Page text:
The Minister should look again at Government policy. What is the real issue? The real issue is that people do not come to this country because of persecution in their homeland. The reality is that we have no framework in place to process economic migrants or immigrants. Such people have no choice but to couch their application in other terms but we all know they are economic immigrants. They are here because of poverty in their own countries and because they want a better life, just as happened in the 150 years of the Irish diaspora up to the last decade. It is high time we looked at the problem in those terms. We have looked at the issue in terms of our capacity to deal with it – we have an enormous capacity to deal with it given the needs of the workforce. As Senator Quinn said, the booming economy needs those at the bottom of the scale more than high fliers, as we can train the former. They are willing to work and are looking for the right to do so. I agree with the suggestion of an amnesty for those immigrants who have been here for a year, for example. They could be given the right to work, education and training and could fit into Irish society effectively and efficiently. Those people could make a considerable contribution to society.

We must put a framework in place to deal with economic migration in the future. That is the nub of the issue. We must also deal with those who come in and give a guarantee that people will be dealt with in six months. That would get rid of the backlog as well as the deportation problem which the Minister knows he cannot deal with. He knows he is making a mess of deportation. There is no deportation policy afoot and that area is not functioning. The sooner the Minister recognises this the better. He knows that the people who have been refused for one reason or other are economic migrants. He must treat them as such and provide them with the necessary resources.

If we are to deal with this matter in the context of a pluralist society we must provide the funding and structures to do so. We need an education programme in schools and an awareness programme in the workplace and the community. We need those programmes no matter what is done to improve the lot of those immigrants already in Ireland. We need to present ours as a welcoming society that will take in newcomers and that will look on them as equal human beings, as there is an incipient racism abroad. This racism is often fuelled by people who issue statements – a Deputy in the Minister's constituency has spoken of his area being flooded by 80,000 refugees and has created fears that his area will be swamped. Those remarks were foolish and dangerous. Someone making such remarks should be criticised strongly by the Minister for doing so. Under no circumstances should such a person be allowed to influence legislation like this.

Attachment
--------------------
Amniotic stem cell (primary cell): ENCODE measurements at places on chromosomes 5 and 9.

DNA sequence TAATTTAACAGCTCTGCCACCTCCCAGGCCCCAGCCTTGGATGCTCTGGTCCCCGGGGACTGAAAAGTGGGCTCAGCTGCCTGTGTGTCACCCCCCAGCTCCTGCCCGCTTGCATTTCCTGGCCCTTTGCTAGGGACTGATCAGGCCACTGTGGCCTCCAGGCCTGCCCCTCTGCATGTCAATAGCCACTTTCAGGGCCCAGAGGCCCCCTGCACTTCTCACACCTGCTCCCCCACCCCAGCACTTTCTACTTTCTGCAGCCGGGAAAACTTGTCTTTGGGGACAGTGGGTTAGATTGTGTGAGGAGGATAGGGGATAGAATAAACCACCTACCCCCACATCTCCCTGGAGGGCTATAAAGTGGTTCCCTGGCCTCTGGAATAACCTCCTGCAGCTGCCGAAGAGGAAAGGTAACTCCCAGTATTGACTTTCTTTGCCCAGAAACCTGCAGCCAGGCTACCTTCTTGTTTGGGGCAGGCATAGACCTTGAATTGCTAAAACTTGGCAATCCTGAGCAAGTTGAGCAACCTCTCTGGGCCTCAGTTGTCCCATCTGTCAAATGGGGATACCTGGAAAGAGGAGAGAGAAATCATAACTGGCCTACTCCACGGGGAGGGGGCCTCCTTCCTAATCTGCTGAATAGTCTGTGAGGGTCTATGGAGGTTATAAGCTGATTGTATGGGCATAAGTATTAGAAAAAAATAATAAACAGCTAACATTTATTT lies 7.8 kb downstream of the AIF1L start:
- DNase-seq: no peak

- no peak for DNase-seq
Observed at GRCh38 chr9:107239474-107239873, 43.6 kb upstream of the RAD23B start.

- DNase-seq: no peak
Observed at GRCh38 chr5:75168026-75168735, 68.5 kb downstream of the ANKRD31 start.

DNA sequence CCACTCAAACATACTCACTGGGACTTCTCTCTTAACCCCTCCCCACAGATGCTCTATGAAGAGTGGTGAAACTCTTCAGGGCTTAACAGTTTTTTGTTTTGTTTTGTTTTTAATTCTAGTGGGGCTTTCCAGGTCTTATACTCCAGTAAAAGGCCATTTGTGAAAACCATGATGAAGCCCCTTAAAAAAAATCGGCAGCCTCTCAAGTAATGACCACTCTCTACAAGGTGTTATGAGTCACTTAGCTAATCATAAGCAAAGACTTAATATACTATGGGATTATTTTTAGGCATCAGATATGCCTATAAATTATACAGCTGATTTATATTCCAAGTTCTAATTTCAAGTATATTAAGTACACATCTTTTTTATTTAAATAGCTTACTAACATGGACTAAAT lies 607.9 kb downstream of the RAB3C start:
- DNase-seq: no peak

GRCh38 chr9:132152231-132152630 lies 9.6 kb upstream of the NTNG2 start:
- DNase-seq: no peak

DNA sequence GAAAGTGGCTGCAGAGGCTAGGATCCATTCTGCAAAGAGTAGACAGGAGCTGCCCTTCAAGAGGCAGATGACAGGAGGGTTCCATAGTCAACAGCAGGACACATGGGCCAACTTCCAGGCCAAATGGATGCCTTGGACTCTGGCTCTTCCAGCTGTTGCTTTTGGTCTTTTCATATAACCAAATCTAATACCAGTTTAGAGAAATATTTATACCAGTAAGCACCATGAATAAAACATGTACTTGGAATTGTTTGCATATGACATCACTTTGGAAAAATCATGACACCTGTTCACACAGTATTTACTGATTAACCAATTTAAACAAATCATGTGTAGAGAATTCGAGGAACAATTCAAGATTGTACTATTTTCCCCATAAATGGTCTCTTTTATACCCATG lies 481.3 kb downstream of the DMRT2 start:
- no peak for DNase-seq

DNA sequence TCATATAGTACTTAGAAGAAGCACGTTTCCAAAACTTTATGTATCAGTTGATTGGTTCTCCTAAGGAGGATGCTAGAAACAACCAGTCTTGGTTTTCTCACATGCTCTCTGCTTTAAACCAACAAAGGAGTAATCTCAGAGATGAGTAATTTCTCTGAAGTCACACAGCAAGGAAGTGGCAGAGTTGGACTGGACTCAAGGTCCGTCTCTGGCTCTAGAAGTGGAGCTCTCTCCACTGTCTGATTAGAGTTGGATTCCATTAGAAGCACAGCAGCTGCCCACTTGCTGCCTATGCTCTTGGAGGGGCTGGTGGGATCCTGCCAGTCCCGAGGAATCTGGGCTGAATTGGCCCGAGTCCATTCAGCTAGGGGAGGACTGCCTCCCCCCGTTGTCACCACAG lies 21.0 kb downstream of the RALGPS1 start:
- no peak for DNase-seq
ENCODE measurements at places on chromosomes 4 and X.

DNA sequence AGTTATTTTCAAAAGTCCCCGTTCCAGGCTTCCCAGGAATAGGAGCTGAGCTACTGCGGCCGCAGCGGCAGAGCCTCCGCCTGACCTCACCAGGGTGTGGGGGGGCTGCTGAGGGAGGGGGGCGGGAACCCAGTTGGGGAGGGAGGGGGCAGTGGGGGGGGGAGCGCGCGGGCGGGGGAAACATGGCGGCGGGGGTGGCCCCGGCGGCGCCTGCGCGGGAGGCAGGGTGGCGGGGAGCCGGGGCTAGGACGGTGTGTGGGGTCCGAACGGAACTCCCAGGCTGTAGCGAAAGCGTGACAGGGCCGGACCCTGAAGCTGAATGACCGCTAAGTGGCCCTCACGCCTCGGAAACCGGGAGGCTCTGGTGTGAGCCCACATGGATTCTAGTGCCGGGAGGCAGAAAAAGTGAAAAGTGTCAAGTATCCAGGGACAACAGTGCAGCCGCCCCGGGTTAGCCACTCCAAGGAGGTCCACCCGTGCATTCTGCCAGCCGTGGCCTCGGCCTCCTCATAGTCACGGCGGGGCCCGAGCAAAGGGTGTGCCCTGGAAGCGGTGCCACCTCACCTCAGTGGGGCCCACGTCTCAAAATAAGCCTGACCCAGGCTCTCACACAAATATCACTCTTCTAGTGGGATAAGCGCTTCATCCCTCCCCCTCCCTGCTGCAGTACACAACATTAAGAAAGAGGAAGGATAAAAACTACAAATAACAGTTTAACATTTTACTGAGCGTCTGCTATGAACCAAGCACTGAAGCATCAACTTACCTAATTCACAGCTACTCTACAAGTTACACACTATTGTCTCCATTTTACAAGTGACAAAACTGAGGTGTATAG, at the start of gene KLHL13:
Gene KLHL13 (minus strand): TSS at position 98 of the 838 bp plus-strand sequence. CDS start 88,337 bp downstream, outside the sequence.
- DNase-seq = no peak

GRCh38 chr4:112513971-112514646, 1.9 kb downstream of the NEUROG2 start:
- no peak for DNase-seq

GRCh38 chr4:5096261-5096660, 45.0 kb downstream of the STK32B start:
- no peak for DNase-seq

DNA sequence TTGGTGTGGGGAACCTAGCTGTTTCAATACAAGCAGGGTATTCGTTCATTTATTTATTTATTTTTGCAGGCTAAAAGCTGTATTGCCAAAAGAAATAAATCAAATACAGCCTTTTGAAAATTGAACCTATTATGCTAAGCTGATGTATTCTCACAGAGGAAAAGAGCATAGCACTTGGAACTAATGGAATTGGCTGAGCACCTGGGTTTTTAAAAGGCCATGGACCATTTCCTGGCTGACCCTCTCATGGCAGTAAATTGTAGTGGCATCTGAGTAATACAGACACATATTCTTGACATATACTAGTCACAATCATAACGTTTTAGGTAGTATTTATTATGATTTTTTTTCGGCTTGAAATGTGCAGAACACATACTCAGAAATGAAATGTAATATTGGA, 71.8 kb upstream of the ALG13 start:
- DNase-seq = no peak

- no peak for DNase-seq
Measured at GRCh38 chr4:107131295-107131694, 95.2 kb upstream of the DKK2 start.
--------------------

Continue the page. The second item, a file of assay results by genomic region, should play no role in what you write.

I am not overjoyed by this legislation as it will be totally ineffective in what it seeks to do with trafficking. The Minister should direct his attention to economic immigrants.

I welcome the Minister and offer a qualified welcome to the Bill as a necessary retuning of the laws. I recognise the Minister as a hardworking Minister, but I sometimes wish that Ministers for Justice were not quite so hardworking when it comes to legislation. I know the Minister will not take this personally – this also applies to Home Secretaries. They tend to operate in the short term and reactively. The Minister will gather from Senators' contributions that a much broader context is needed here and that we should examine how people enter this country, how to prepare them to live here and how we prepare our people for that. I share that view.

I welcome the Bill to the extent that it deals with the evil of trafficking. I too deplore the appalling tragedy in Dover and the trafficking that led to it. People are making money out of this practice and it should be stamped out internationally. The incident in Dover seems to be a bonus for some broadsheet writers in Britain who see it as justification for draconian measures taken in the past and for more of the same. Like Senator Quinn, I draw another conclusion from the Dover episode and the trafficking behind it. It is the product of circumstances Governments have created for themselves and is a bit like prohibition in America. That is what produced the Mafia and other gangs in America.

Hear, hear. It is the same thing.